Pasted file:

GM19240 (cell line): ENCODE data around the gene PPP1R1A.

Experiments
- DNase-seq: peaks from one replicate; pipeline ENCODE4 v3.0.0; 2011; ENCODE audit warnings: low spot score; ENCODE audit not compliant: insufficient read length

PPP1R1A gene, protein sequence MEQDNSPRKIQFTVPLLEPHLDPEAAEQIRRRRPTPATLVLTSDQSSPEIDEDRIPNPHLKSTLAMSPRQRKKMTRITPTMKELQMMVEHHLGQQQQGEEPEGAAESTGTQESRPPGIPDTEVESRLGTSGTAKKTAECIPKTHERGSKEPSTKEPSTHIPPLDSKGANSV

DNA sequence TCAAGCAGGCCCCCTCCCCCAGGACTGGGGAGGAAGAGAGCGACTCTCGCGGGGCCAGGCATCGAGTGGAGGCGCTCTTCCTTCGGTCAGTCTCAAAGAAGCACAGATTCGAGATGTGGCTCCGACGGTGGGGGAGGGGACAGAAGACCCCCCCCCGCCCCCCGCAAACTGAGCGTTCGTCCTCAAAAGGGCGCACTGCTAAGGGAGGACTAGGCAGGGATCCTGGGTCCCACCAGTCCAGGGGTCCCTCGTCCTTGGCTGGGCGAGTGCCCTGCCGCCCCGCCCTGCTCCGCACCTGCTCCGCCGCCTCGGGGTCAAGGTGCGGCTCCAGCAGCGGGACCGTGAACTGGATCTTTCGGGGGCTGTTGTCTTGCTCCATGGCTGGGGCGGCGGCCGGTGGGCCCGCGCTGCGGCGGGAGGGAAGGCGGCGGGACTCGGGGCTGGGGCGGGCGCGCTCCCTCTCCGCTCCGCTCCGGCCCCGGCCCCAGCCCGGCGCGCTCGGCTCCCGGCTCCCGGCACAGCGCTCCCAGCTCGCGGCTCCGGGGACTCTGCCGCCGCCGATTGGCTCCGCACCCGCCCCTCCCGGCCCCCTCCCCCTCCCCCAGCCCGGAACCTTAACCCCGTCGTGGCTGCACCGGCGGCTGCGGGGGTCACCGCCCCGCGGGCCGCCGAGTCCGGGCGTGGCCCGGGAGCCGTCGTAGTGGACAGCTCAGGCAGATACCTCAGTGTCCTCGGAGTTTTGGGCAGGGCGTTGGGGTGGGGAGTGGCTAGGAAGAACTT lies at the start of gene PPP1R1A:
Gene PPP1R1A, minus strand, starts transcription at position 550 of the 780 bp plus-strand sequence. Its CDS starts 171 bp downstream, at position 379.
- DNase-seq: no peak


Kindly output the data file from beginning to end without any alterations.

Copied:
GM19240 (cell line): ENCODE data around the gene PPP1R1A.

Experiments
- DNase-seq: peaks from one replicate; pipeline ENCODE4 v3.0.0; 2011; ENCODE audit warnings: low spot score; ENCODE audit not compliant: insufficient read length

PPP1R1A gene, protein sequence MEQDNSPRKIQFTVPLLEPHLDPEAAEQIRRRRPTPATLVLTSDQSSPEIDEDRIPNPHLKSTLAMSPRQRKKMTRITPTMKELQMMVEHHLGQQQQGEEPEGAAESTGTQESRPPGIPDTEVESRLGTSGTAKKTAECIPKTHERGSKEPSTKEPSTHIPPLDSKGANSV

DNA sequence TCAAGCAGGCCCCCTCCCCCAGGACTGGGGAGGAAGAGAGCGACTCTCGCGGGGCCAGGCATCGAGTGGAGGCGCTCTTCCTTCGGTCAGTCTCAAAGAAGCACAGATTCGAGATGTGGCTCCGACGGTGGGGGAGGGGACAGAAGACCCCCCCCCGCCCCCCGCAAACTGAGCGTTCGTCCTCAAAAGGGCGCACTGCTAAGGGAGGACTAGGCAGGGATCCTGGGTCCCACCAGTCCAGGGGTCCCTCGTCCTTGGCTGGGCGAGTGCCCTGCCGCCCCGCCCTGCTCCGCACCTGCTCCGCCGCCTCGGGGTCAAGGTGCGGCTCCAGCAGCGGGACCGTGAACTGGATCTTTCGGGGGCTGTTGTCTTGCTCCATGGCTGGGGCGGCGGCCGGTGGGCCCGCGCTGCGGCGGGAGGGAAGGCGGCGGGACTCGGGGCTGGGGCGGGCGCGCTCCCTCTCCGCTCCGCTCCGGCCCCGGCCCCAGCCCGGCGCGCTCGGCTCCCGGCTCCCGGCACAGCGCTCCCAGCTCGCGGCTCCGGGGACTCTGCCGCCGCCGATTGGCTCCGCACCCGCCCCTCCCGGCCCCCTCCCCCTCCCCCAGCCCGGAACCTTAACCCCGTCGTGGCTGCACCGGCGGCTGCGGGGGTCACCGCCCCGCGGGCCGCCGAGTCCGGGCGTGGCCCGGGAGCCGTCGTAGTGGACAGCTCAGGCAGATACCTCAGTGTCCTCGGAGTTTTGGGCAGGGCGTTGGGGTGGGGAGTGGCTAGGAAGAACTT lies at the start of gene PPP1R1A:
Gene PPP1R1A, minus strand, starts transcription at position 550 of the 780 bp plus-strand sequence. Its CDS starts 171 bp downstream, at position 379.
- DNase-seq: no peak